All-inclusiveness
The new faces now being appointed may have their strengths that President Mahama wants to tap into to enhance governance.

Mrs. Marietta Brew Appiah-Oppong, Minister-designate for Justice and Attorney-General, isn’t known to me as an NDC operative. We have gathered that she is a lawyer of high repute who used to work with Tony Lithur, President Mahama’s lawyer in the NPP’s Election 2012 lawsuit. She came to light during the sitting of the Ghana @50 Commission when she asked “tough” questions I hope she is the one to clamp down on the Ministry and make the expected difference.

I believe President Mahama brought these new faces on board because of their competence and dedicated service. Prof. Opoku-Agyemang is known for her administrative acumen and contributions to education while Nana Lithur is a strong human rights advocate whose inclusion should give her the opportunities she needs to work for the good of society.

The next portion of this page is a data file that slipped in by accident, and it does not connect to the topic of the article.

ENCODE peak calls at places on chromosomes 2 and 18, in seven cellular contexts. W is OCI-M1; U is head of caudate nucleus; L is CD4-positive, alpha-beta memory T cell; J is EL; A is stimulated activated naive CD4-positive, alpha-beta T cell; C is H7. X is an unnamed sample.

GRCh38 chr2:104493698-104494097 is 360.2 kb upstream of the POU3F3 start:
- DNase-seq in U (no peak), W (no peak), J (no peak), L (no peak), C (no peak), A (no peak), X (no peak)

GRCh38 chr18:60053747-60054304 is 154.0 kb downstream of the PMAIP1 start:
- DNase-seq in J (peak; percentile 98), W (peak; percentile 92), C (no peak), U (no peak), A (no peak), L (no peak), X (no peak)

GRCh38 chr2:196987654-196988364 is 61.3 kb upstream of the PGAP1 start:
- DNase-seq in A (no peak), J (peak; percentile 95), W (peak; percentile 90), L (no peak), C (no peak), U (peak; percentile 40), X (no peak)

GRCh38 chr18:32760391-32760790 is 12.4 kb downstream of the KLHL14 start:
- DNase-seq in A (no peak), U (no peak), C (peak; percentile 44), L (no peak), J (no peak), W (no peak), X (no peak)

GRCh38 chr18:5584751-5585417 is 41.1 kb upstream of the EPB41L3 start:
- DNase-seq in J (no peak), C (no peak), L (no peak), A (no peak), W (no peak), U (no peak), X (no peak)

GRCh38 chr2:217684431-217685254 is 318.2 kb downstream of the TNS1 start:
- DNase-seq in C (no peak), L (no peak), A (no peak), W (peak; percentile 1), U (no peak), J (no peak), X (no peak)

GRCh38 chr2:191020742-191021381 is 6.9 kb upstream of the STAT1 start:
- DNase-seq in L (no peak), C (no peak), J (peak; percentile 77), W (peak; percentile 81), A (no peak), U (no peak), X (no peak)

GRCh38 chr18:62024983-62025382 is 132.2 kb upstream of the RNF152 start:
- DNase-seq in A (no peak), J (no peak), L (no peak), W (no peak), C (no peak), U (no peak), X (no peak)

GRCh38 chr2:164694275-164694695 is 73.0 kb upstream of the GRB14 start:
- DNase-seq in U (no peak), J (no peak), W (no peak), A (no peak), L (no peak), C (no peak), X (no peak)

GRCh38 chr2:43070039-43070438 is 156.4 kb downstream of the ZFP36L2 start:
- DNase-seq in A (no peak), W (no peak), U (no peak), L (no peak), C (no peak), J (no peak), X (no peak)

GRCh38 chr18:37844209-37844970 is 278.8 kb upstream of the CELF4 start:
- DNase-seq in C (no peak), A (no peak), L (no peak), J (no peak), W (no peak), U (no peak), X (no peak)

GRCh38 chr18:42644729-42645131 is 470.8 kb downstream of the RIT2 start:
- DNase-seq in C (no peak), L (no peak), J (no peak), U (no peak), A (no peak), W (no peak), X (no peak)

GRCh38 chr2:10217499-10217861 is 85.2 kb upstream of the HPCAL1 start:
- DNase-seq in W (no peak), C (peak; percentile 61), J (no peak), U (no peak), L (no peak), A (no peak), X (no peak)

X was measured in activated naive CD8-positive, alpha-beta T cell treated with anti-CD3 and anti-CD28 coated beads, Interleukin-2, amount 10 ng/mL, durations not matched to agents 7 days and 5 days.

Prominent Personalities not given appointments
Some concerns have also been expressed that some notable NDC figures (such as Ekwow Spio-Garbrah, Fiifi Kwetey, Kofi Adams, etc.) haven’t been appointed yet. The appointments so far don’t include those people. We don’t know why. How certain can we be that Spio-Garbrah, for instance, is interested in being appointed to any Ministry? Or that anybody on people’s lips is even interested in working in the government? For reasons best known to President Mahama, such people may not be on his list or may be reserved for other assignments. Let’s wait to see what unfolds.

Cadre Corps
The appointments include those who easily come across as “revolutionary cadres” whose inclusion may be seen as an attempt to satisfy the cadre corps in the party. Akwasi Oppong-Fosu, Ms. Hanny-Sherry Ayittey, etc. are not new, having served in various capacities under the Rawlings’ P/NDC.

The Youth Factor
We see also a good number of youths on the list of appointees, which reaffirms the President’s determination to empower that segment of the population. Our politics should be aimed at grooming the youth for them to hone their governance skills and serve the country better. Placed in such leadership positions, these appointees should learn how to handle affairs properly and shy away from practices that endanger national life.